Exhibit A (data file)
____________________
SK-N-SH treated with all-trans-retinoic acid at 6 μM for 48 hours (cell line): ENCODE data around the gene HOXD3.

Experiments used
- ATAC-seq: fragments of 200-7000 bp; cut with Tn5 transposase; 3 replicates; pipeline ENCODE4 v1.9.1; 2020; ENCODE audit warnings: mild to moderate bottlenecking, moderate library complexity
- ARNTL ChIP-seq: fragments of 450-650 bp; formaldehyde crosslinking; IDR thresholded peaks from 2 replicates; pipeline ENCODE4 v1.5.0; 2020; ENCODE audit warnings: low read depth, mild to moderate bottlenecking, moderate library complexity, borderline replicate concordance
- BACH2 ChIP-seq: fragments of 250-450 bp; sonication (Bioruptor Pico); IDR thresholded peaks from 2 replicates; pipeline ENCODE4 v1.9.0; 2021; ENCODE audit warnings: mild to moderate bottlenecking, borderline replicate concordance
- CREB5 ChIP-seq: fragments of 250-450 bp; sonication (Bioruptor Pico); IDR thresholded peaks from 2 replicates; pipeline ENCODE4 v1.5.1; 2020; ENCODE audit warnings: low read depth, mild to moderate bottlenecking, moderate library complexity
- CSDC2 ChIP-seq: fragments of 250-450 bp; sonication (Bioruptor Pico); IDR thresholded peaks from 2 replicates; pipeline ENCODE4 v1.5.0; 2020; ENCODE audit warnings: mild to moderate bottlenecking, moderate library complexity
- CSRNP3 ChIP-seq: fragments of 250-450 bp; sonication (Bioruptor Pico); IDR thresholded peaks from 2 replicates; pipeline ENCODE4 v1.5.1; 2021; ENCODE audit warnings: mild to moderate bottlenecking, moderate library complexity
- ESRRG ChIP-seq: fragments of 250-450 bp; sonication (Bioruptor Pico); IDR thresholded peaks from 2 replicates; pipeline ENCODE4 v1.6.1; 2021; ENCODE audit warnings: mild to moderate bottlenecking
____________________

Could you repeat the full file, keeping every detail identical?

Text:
SK-N-SH treated with all-trans-retinoic acid at 6 μM for 48 hours (cell line): ENCODE data around the gene HOXD3.

Experiments used
- ATAC-seq: fragments of 200-7000 bp; cut with Tn5 transposase; 3 replicates; pipeline ENCODE4 v1.9.1; 2020; ENCODE audit warnings: mild to moderate bottlenecking, moderate library complexity
- ARNTL ChIP-seq: fragments of 450-650 bp; formaldehyde crosslinking; IDR thresholded peaks from 2 replicates; pipeline ENCODE4 v1.5.0; 2020; ENCODE audit warnings: low read depth, mild to moderate bottlenecking, moderate library complexity, borderline replicate concordance
- BACH2 ChIP-seq: fragments of 250-450 bp; sonication (Bioruptor Pico); IDR thresholded peaks from 2 replicates; pipeline ENCODE4 v1.9.0; 2021; ENCODE audit warnings: mild to moderate bottlenecking, borderline replicate concordance
- CREB5 ChIP-seq: fragments of 250-450 bp; sonication (Bioruptor Pico); IDR thresholded peaks from 2 replicates; pipeline ENCODE4 v1.5.1; 2020; ENCODE audit warnings: low read depth, mild to moderate bottlenecking, moderate library complexity
- CSDC2 ChIP-seq: fragments of 250-450 bp; sonication (Bioruptor Pico); IDR thresholded peaks from 2 replicates; pipeline ENCODE4 v1.5.0; 2020; ENCODE audit warnings: mild to moderate bottlenecking, moderate library complexity
- CSRNP3 ChIP-seq: fragments of 250-450 bp; sonication (Bioruptor Pico); IDR thresholded peaks from 2 replicates; pipeline ENCODE4 v1.5.1; 2021; ENCODE audit warnings: mild to moderate bottlenecking, moderate library complexity
- ESRRG ChIP-seq: fragments of 250-450 bp; sonication (Bioruptor Pico); IDR thresholded peaks from 2 replicates; pipeline ENCODE4 v1.6.1; 2021; ENCODE audit warnings: mild to moderate bottlenecking